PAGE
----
review

REWIND – CATHERINE RYAN HOWARD

RewindRewind by Catherine Ryan Howard
My rating: 4/5 cats
One StarOne StarOne StarOne Star

this is exactly my kind of escapist book.

i’m not someone known for having highbrow tastes or anything; i’ve nothing to escape from in the way of intellectual pursuits, but sometimes you just want a book that’s all about the pleasure of reading it—something to shut out the demands of the day with a few hours of page-turning, snack-scarfing ease. for some readers in these situations, the more mindless the book, the better, but i lose patience with lazy writing, wild implausibilities, inconsistent characters—all of those things stick in my readercraw and pull me out of the reading experience to grumble, causing more stress than whatever was making me seek out an escape hatch in the first place.

for me, i want gulpy but not insipid; something that will keep my brain engaged without overburdening it, and this checked all my escapelit boxes. i’m not gonna lie, i figured out the whodunnit part pretty early on (and: dear book, if you value secrecy, maybe be more careful about the comparisons you make), but it is well-seeded with red herrings and complications; throwing so many “but WAIT!’s” and “but WHY?’s” out there, there’s plenty left to discover and plenty of opportunities to doubt your own suspicions.

it’s a murder mystery with a voyeuristic twist: a woman staying at an off-season irish holiday cottage is murdered in her bed, and the whole splattery thing is caught on the hidden camera in her room; a murder witnessed after the fact by creepy manager andrew, placer of hidden cameras, who is not only shocked to see his guest attacked, but also shocked that the killer is absolutely aware of the hidden camera.

what will happen now?

well, now you have to wait—the novelty of this book is in its structure, and after the opening-scene bloodbath, we are zipped away to the before:

and throughout the book, the linear action will be interrupted by similar temporal-yankings, transporting the reader to different times and different POVS following such commands as play, rewind, fast forward, pause, etc.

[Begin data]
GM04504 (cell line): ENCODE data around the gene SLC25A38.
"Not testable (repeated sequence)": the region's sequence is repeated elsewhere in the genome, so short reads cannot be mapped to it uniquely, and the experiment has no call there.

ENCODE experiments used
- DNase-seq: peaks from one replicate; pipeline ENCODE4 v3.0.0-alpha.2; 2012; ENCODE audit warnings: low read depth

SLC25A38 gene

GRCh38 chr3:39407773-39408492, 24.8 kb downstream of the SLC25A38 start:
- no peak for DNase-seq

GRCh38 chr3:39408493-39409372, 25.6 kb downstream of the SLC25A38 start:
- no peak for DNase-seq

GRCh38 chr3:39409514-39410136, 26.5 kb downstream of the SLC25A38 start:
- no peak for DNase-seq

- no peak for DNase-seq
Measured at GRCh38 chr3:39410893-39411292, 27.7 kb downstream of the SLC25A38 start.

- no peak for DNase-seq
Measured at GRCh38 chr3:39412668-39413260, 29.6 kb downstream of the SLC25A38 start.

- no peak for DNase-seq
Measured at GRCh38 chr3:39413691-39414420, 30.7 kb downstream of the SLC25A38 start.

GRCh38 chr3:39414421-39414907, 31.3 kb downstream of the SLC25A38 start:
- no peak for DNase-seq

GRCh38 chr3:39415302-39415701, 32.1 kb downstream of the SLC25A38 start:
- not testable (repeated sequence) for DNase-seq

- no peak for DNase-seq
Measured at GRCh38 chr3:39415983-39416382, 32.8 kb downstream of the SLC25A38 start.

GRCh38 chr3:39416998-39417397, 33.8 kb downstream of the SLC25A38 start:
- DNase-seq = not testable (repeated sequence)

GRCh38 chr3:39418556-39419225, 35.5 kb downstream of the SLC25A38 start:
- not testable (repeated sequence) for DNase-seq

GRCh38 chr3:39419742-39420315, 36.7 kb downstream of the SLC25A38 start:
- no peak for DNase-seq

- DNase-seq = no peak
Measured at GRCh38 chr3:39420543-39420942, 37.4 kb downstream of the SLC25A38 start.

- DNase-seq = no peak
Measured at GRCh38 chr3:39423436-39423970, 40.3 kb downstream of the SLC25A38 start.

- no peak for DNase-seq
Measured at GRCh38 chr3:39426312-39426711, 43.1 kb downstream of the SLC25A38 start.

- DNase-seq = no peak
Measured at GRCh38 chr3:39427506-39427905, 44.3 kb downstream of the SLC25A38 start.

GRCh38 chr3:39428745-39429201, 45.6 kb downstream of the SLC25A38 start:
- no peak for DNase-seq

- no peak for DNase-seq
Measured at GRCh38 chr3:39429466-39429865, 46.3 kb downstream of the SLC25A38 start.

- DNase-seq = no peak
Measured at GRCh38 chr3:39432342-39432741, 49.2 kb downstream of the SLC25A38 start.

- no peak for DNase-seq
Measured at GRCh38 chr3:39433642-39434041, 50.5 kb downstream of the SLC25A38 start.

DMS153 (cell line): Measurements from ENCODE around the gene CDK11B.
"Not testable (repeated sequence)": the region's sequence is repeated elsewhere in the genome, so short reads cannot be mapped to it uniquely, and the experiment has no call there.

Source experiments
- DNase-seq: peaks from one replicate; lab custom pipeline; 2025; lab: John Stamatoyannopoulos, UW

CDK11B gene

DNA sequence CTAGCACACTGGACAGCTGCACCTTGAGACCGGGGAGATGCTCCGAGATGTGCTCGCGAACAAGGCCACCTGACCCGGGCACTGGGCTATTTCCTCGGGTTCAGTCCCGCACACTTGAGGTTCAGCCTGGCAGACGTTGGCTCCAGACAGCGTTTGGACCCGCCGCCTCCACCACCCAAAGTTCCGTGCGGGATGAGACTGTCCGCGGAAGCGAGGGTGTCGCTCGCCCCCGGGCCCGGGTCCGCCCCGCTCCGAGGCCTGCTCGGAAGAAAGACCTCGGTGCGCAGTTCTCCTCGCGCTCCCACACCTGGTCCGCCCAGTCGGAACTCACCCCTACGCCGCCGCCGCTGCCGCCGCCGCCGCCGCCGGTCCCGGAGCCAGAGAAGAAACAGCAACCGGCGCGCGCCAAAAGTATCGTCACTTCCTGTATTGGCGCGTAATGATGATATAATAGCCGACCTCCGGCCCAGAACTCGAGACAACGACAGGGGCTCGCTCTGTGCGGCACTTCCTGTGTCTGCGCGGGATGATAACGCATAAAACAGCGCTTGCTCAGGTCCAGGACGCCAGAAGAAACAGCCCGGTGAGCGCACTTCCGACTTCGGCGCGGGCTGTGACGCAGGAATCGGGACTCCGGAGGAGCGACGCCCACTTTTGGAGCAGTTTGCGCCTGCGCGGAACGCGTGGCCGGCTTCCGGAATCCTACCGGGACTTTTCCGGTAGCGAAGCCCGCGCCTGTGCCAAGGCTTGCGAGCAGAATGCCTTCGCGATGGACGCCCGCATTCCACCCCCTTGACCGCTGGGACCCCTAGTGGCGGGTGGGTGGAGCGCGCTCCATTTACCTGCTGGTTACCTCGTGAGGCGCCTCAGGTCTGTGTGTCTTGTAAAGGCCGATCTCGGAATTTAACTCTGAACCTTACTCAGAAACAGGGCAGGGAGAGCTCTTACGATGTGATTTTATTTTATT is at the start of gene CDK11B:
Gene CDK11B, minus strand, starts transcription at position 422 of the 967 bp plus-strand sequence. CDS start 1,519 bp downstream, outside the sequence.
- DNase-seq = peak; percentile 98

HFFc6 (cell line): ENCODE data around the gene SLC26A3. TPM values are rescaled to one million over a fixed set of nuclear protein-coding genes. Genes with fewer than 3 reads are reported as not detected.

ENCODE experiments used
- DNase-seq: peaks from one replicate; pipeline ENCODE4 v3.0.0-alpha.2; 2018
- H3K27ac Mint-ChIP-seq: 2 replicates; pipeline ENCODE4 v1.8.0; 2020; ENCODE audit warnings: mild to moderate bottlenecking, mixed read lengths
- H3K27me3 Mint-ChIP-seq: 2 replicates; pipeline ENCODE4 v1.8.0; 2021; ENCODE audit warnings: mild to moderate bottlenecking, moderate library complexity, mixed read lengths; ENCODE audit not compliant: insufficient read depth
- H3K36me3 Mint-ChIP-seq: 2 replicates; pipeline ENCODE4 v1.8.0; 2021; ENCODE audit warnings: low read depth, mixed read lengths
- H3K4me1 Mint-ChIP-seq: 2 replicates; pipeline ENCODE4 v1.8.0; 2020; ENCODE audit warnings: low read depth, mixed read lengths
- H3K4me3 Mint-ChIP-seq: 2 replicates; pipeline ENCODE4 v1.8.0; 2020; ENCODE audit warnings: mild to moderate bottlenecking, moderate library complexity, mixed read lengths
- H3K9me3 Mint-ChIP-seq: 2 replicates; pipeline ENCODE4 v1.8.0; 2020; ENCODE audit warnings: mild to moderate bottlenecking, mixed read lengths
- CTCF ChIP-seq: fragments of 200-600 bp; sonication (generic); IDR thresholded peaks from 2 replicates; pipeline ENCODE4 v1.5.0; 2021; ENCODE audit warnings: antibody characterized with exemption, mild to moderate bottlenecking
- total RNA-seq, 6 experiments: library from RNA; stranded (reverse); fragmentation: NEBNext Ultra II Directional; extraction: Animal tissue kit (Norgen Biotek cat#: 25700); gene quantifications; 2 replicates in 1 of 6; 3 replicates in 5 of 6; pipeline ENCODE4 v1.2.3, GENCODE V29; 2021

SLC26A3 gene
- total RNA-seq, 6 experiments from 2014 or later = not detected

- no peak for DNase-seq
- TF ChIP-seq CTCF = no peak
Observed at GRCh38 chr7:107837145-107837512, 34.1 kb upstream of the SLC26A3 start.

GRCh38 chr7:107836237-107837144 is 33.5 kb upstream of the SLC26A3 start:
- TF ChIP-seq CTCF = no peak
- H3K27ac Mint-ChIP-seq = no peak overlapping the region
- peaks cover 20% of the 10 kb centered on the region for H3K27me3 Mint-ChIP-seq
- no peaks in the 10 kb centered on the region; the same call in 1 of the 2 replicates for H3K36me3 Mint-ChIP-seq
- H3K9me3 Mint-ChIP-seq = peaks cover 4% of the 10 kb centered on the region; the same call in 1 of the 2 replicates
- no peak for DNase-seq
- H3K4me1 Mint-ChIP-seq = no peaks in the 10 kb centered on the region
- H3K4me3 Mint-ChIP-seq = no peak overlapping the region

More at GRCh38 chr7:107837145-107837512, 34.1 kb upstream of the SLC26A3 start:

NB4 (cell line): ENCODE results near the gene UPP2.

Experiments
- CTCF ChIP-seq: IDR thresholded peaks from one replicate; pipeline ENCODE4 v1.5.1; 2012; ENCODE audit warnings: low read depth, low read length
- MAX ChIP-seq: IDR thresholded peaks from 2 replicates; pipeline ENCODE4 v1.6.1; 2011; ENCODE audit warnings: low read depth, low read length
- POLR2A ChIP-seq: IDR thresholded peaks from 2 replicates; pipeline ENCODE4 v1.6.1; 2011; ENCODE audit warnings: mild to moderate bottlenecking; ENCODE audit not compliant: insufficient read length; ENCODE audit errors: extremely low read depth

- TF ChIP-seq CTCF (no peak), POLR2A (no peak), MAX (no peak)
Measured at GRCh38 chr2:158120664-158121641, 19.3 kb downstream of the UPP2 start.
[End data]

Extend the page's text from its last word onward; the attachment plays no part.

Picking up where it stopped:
i’ve read a few other surveillance-based mystery/horror novels recently that are centered around smart homes, AIs, and security cameras (Security, The Turn of the Key, The Mansion); capitalizing on the discomfort about our heavily-monitored, privacy-lost modern condition to stage even scarier situations. this is the first book i’ve read that also loops in the ways in which we compromise our own safety and contribute to our own loss of privacy. the murder victim is an instagram star, inviting strangers to envy her life, although it’s a carefully curated and filtered version—look at me look at me but only look at what i want to show you—which voluntarily adds an extra layer of scrutiny to her in a world where everything is already cameras. it’s a world where everything is cameras, and yet we are still so complacent about letting strangers into our physical spaces—we used to warn children not to get into cars with strangers, now we pay strangers to drive us around, we let them live in our homes when we are not there, or we live in their homes, or we go stay in isolated irish seaside cottages—long story short: everyone’s butt has been filmed and assessed without their knowledge. everything is cameras. try not to get murdered.

i do not know what it was she hoped i would do, but i’m willing to try.

read my reviews on goodreads

previous
next

Most Popular

Amazon Disclaimer

Bloggycomelately.com is a participant in the Amazon Services LLC Associates Program, an affiliate advertising program designed to provide a means for sites to earn advertising fees by advertising and linking to Amazon properties including but not limited to, amazon.com, or endless.com, MYHABIT.com, SmallParts.com, or AmazonWireless.com.

Donate

this feels gauche, but when i announced i was starting a blog, everyone assured me this is a thing that is done. i’m not on facebook, i’ve never had a cellphone or listened to a podcast; so many common experiences of modern life are foreign to me, but i’m certainly struggling financially, so if this is how the world works now, i’d be foolish to pass it up. any support will be received with equal parts gratitude and bewilderment.

To Top